Both the preliminary and the permanent injunction turn on one issue: whether the Railroad violated the RLA by refusing to attend the NMB-called negotiation sessions in Washington, D.C. The parties' obligation to "exert every reasonable effort" is given shape by the recommendations of the NMB. 45 U.S.C. § 152, First. As noted, the NMB acts as a referee. "The Mediation Board makes no 'order.' ... The function of the Board under § 2, Ninth is more the function of a referee. To this decision of the referee Congress has added a command enforceable by judicial decree. But the 'command' is that 'of the statute, not of the Board.' " Switchmen's Union of N. Am. v. Nat'l Mediation Bd., 320 U.S. 297, 304, 64 S. Ct. 95, 98, 88 L. Ed. 61 (1943) (interpreting the Board's power to determine Union representation). The issue here is whether a procedural determination by the Board (here involving the location for meeting) is enforceable in court. In this connection, our authority to review the actions of the NMB is "extraordinarily limited." Local 808 v. Nat'l Mediation Bd., 888 F.2d 1428, 1433 (D.C. Cir. 1989); Prof'l Cabin Crew Ass'n v. Nat'l Mediation Bd., 872 F.2d 456, 459 (D.C. Cir. 1989). We will intervene in the activities of the NMB only upon a showing of "patent official bad faith." Int'l Ass'n of Machinists, 930 F.2d at 48 (citing Local 808, Bldg. Maintenance Serv. & R.R. Workers v. Nat'l Mediation Bd., 888 F.2d 1428, 1434 (D.C. Cir. 1990)). But while our jurisdiction to review Board decisions is limited, our jurisdiction to enforce provisions of the Act is not. See Air Line Pilots Ass'n Int'l v. Transamerica Airlines, Inc., 817 F.2d 510, 513 (9th Cir. 1987). And, of course, we do not closely examine what might be the Board's rationale for the sort of procedural decision made here. The D.C. Circuit has emphasized the deference to be accorded by courts to the NMB:
The members of the Mediation Board are no more to be called to the courthouse to explain their undisclosed reasons for action than the members of a legislature. The Mediation Board is entitled to as strong a presumption as the legislature, that if any state of facts might be supposed that would support its action, those facts must be presumed to exist.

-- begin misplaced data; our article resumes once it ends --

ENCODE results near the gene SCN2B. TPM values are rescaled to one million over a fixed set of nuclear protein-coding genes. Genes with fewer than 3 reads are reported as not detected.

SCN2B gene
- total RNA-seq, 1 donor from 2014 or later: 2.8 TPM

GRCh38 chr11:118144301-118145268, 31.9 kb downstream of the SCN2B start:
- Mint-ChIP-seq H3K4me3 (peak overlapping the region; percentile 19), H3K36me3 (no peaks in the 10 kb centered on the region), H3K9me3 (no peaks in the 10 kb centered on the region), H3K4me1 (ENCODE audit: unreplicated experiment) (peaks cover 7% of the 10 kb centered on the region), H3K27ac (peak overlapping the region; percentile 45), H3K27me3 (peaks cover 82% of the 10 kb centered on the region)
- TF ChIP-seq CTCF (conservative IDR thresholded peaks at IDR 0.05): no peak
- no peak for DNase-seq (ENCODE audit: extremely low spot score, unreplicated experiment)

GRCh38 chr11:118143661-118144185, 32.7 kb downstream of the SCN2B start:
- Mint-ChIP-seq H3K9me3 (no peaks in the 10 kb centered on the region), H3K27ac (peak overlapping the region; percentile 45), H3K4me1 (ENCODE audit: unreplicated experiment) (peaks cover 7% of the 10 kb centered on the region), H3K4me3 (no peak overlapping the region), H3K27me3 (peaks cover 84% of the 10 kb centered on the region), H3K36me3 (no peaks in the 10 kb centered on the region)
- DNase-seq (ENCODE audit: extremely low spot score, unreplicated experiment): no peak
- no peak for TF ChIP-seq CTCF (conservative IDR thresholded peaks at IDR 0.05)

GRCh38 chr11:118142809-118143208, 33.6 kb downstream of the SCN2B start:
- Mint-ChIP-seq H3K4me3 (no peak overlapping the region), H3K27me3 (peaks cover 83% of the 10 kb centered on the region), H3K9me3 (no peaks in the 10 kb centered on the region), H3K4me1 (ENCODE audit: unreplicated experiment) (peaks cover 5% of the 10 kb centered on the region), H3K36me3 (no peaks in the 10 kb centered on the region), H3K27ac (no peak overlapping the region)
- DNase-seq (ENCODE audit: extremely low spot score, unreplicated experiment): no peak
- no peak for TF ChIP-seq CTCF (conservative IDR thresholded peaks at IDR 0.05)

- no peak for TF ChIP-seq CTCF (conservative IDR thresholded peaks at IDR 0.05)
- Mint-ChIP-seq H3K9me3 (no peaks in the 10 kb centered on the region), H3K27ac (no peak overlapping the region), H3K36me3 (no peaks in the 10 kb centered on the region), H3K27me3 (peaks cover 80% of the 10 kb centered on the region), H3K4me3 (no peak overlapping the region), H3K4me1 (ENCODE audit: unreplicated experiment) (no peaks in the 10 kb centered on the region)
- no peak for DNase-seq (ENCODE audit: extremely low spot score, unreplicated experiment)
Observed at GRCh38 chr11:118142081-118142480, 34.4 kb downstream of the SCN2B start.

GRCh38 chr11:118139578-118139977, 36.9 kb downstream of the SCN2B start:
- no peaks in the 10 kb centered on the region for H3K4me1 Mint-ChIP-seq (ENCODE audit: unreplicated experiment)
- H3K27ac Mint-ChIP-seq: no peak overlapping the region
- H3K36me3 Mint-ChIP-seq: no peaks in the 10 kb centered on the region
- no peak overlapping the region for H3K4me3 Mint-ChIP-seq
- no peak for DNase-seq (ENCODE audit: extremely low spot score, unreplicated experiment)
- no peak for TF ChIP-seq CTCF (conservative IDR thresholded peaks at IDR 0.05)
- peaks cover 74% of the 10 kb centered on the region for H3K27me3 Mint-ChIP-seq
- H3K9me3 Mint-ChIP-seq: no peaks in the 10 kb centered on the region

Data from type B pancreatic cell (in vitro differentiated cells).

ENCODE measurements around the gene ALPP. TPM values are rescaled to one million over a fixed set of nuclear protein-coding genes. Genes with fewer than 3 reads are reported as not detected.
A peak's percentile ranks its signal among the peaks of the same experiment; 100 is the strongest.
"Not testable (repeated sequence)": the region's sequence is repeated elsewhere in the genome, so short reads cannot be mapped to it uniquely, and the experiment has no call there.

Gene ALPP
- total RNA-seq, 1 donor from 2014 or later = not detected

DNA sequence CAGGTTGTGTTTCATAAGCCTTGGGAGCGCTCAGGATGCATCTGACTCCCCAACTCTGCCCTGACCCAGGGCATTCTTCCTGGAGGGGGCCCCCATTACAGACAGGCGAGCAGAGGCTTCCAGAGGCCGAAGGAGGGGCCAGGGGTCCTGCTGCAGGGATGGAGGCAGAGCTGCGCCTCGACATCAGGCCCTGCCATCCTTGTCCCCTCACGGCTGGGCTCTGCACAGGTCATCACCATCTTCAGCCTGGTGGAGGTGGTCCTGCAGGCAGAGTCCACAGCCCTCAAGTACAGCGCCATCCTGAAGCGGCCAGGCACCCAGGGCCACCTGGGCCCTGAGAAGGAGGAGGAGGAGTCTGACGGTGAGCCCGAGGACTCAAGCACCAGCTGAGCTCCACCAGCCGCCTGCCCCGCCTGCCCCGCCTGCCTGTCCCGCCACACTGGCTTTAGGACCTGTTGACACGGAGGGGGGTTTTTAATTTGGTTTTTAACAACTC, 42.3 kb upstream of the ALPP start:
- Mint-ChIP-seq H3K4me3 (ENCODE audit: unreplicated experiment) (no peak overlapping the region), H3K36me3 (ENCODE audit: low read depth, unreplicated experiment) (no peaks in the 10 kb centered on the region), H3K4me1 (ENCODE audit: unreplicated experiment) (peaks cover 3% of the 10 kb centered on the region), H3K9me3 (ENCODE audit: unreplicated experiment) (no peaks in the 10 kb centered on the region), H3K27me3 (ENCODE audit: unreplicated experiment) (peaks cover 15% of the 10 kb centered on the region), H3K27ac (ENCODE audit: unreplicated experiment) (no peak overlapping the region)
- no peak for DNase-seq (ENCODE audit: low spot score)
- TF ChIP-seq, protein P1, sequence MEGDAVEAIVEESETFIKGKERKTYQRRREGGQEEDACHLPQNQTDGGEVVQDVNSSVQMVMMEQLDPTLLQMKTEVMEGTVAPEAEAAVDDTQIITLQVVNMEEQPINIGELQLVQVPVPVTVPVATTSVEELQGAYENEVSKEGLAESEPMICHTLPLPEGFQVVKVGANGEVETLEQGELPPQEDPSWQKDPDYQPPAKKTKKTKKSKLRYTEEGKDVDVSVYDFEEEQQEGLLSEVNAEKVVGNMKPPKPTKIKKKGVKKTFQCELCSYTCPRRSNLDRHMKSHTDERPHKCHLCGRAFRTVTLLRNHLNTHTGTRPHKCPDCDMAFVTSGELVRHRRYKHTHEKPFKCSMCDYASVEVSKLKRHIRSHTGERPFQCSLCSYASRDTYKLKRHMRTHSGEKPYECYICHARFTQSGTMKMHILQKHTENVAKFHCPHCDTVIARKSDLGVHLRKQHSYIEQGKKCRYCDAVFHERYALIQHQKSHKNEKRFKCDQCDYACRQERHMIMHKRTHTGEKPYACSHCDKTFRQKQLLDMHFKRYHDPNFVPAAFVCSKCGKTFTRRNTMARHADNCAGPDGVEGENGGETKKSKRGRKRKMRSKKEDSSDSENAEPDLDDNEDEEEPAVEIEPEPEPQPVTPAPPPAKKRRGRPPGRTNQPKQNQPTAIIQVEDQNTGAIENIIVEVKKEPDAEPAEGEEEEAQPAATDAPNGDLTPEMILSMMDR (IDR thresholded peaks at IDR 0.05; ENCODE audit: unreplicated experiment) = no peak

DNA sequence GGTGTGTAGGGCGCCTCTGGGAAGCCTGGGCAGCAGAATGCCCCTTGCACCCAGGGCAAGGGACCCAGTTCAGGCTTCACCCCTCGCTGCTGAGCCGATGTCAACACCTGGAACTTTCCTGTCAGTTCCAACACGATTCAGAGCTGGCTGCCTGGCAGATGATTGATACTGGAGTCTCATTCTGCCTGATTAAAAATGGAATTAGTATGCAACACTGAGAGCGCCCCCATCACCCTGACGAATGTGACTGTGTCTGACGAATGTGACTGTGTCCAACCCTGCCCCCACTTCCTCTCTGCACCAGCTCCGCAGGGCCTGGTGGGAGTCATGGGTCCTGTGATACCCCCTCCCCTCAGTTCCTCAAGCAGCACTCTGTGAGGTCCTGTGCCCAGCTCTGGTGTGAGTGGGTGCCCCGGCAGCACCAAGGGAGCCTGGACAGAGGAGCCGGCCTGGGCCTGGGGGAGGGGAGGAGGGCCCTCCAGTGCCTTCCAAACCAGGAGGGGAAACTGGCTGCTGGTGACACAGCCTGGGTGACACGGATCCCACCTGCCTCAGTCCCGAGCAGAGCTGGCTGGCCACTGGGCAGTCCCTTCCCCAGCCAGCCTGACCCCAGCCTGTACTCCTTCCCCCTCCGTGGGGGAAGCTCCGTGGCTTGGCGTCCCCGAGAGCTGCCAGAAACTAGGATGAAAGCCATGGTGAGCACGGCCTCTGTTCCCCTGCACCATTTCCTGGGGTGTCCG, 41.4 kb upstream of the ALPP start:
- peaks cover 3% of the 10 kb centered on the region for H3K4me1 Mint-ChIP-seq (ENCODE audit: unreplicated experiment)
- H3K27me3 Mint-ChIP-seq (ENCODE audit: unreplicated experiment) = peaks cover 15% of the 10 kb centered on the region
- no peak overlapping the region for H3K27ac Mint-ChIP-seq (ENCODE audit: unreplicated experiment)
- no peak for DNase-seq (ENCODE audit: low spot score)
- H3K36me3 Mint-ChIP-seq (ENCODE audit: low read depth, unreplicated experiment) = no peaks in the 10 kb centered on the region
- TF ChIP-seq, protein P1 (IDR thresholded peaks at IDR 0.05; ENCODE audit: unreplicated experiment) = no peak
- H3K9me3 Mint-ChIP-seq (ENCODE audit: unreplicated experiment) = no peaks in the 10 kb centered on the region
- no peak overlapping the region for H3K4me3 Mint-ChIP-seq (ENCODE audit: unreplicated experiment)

It may well be that the likelihood of successful mediation is marginal. That success of settlement may lie in the realm of possibility, rather than confident prediction, does not negative the good faith and validity of the Board's effort. The legislature provided procedures purposefully drawn out, and the Board's process may draw on them even to the point that the parties deem "almost interminable."
Int'l Ass'n of Machinists v. Nat'l Mediation Bd., 425 F.2d 527, 540-41 (D.C. Cir. 1970). Whatever the NMB's reasons for choosing Washington, D.C., we find no evidence of "patent official bad faith." Int'l Ass'n of Machinists, 930 F.2d at 48. Nor does the choice of Washington, D.C. put attendance at the meeting beyond the Railroad's obligation to exert every reasonable effort. The Board is allowed to employ coercive techniques to bring the parties to conciliation. See Id. at 47.
If the Railroad could refuse to attend mediation sessions called by the NMB on the basis of location, the Railroad could in effect refuse to continue negotiating. The NMB's primary resource, the ability to force continuing negotiations almost interminably, would be thwarted. We therefore affirm the district court's grant of a permanent injunction.2
The injunction is accordingly
The Railroad argues that the correspondence from the NMB's Chief of Staff expressing the mediator's recommendations are not communications from the NMB itself. This is a specious argument since the NMB is "authorized by its order to assign, or refer, any portion of its work, ... to an individual member of the Board or to an employee." 45 U.S.C. § 154, Fourth
We decline to review the district court's analysis regarding the issuance of the preliminary injunction as this matter is moot